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    • jpfmovies

      June 5, 2010 at 11:45 am

      Silver–I had no idea that movie did poorly at the theater I’m glad you told me. I rarely go out to see a movie instead opting to see them at my place. Maybe I am missing the obvious, but there seems to a palpable trend that the greatest movies (at least in my mind) never seem to do well at the box office. Since I don’t go out into the “real world” to see the silver screen, I usually assume that they did well in the box office. Perhaps I’ll begin to track this phenomenon a little more closely and make those results the subject of another posting. Nice work.

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  3. dr h

    June 7, 2010 at 2:12 pm

    Which brings us to the obvious question. Why are off beat films failing at the box office. Personally I think peoples taste has been corrupted by popcorn flicks.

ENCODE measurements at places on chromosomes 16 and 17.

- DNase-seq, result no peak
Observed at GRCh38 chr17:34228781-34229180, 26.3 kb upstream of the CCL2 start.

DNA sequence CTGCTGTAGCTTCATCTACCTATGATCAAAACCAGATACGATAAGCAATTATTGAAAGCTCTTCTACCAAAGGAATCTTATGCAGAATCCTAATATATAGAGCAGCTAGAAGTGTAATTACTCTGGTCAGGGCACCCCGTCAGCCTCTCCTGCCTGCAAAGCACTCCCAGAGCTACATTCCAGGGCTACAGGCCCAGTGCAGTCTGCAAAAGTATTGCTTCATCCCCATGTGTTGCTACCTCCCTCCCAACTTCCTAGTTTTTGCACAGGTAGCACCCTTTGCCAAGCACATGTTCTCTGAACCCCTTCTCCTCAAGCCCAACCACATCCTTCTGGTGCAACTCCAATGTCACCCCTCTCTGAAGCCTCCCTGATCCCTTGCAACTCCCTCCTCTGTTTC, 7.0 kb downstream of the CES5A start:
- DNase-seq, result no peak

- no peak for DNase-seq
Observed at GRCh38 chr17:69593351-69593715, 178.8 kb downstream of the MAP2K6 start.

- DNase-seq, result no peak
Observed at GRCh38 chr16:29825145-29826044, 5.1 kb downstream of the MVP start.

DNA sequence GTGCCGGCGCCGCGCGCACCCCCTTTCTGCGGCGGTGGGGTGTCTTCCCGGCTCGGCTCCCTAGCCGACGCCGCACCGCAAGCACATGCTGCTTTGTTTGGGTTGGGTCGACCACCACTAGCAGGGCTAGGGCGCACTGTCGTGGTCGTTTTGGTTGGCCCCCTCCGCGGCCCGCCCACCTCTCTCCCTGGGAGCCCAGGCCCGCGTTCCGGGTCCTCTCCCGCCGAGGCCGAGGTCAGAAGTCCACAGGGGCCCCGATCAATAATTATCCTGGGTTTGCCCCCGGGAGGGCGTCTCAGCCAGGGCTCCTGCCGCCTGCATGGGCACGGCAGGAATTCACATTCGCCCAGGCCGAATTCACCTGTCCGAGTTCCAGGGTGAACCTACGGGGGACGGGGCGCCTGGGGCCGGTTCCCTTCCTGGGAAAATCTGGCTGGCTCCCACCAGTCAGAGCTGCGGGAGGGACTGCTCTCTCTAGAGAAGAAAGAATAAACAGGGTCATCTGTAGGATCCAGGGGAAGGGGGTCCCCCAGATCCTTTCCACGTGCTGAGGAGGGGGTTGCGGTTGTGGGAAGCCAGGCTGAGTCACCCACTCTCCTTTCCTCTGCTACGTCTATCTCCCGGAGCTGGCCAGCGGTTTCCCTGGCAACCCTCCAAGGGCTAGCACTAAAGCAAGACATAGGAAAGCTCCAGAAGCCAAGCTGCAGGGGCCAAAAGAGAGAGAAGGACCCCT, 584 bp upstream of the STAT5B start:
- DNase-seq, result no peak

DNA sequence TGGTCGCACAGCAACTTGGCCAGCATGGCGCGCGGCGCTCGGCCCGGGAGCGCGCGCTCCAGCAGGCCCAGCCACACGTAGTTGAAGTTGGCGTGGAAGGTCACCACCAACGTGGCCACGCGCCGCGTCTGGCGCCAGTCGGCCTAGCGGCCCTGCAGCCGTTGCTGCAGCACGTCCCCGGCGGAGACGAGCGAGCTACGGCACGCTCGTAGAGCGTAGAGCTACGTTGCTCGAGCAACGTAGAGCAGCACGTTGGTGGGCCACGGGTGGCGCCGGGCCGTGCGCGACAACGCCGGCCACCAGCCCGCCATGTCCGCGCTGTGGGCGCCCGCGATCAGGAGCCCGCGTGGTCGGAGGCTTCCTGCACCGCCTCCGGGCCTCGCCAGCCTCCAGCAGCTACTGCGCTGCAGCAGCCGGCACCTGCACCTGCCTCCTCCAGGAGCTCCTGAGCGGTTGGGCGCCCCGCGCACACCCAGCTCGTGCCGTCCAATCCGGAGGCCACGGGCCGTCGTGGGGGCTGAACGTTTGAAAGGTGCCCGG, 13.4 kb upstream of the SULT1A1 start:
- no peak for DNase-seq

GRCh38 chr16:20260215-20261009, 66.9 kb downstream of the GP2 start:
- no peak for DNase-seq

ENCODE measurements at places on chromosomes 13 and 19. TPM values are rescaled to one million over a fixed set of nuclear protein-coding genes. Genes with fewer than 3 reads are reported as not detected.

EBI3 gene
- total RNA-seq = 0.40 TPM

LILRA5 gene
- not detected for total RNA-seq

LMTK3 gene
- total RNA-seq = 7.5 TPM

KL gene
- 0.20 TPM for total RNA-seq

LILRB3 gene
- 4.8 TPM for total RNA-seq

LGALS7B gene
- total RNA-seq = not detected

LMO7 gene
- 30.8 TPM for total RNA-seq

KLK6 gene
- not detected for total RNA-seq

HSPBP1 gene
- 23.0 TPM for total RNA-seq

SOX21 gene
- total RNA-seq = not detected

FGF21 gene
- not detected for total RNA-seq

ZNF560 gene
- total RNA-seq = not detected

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    • jpfmovies

      June 7, 2010 at 2:23 pm

      I could not agree with you more, I think popcorn flicks is being generous to to the “block busters” of today. It is too bad that Hollywood producers and directors don’t have the guts to make something even remotely outside today’s current formula. Future movie lovers will look back on this age of cinema and shake their heads at the moronic content and predictable action scenes of today’s mainstream movies.

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    • Jude